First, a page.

My parents were involved in a babysitting co-op when I was little. Frustrated young stay-at-homes hither and yon would drop their kids off at similar spawner's houses on a rotating basis - pay wasn't involved, just co-op dues, and for 70s and 80s mothers who were married to teachers (ie, my mother; ie, broke) this was heaven on earth. It freaks me slightly to realize all the parents involved in that co-op back then? Well, they were all around my age now.
So through my mother, who's still in ye ole hometown, I tend to know whats happened to the co-op children- even twentyish years later. The parents have stayed, if not best of friends, at least social; they send Christmas cards, that sort of thing.
One family in the co-op had three sons and lived down the street- one son was my age and another was my brother's age, so I recall spending a lot of time at their house. Then there was the oldest- a really quiet kid who was into skateboarding. I think I had a crush on him when I was seven.
The last time I saw him was 10+ years ago, when he came to my HS art class to talk about being a graphic designer. I don't think I talked to him, (What do you say? "hi, uh, remember that time we built a tree fort behind your house? no? oh.") but I remember his visit. To this day, I partially blame him for a career choice that didn't seem to work out. I also partially blame him for a short fascination in college with Transworld. Everyone has someone like him. He never knew some 8-year old kid in pigtails thought about him years later, as an angsty 21 year old art major.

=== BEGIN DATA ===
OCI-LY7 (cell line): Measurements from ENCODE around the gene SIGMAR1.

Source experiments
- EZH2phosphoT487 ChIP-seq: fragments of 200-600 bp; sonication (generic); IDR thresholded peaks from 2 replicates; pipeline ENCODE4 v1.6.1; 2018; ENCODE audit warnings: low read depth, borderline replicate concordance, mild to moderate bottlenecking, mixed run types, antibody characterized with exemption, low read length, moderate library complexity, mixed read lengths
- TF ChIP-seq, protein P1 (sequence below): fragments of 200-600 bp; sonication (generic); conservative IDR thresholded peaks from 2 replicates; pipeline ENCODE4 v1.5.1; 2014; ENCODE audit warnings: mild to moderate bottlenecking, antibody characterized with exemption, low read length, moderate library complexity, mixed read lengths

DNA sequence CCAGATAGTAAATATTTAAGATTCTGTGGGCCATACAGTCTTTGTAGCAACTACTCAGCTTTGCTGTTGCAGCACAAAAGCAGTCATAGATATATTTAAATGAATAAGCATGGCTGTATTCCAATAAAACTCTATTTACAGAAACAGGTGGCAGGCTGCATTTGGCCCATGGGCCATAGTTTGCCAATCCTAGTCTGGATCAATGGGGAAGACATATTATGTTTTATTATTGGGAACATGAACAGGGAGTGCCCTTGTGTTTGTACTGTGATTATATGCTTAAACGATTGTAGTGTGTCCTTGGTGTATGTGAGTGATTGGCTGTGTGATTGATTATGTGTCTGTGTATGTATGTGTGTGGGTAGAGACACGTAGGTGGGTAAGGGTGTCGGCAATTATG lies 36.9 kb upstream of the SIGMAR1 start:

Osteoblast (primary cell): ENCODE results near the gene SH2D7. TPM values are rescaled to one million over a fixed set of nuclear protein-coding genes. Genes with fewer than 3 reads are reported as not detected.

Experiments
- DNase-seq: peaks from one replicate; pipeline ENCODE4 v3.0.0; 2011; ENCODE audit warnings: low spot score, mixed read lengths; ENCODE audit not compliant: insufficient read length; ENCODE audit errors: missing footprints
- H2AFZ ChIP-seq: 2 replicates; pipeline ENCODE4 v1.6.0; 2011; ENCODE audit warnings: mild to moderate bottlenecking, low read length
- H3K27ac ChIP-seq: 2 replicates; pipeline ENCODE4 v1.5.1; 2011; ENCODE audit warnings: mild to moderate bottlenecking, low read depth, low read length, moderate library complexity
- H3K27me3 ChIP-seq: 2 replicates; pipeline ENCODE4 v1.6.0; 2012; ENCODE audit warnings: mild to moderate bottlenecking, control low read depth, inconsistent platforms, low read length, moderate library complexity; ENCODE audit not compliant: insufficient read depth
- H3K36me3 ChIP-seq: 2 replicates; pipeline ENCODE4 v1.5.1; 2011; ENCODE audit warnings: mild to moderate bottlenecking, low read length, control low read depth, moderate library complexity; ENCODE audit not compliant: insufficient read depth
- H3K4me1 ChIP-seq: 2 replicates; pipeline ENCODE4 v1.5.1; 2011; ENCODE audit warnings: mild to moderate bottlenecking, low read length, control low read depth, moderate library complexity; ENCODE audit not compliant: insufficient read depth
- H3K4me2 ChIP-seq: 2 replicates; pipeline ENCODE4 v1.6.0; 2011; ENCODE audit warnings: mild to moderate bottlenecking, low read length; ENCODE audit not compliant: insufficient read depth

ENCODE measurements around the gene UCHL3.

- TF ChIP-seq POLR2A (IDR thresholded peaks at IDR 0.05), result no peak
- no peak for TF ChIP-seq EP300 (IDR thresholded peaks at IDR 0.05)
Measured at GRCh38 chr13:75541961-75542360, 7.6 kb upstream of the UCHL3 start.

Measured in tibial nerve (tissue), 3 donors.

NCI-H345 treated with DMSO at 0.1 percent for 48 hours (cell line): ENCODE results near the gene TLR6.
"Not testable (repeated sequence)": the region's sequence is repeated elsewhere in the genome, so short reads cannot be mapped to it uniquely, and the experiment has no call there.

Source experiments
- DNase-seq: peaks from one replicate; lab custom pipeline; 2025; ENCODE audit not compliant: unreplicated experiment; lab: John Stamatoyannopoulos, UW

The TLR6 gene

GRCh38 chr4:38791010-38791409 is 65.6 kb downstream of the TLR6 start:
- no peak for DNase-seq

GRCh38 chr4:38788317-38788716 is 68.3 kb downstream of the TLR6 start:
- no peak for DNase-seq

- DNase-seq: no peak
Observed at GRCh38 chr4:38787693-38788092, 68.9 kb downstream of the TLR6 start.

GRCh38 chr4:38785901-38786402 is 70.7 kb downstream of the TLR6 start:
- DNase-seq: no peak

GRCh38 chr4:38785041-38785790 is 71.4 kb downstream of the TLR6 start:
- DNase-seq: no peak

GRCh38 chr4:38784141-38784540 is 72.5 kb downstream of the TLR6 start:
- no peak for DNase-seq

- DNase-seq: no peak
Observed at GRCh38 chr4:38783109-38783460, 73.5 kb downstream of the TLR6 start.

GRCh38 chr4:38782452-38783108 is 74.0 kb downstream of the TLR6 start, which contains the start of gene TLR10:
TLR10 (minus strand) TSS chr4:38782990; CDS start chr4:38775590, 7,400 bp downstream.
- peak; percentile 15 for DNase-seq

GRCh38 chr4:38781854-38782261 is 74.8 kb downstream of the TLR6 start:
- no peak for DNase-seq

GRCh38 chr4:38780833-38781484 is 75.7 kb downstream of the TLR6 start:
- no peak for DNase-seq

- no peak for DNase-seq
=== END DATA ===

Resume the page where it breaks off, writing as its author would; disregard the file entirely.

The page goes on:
He was a pretty incredible designer, I'm sure a good son, and an odd little flash-in-the-pan influence on my life. For anyone who read DC Pulse, or who took the time to look at club flyers thrust in your hand on Adams-Morgan corners, you probably knew his work.
Sidenote: I have answered my sweet share of phone calls this year that start "I have some bad news..." I'm done, okay? 2005, you have a little time left to redeem yourself. Get on it.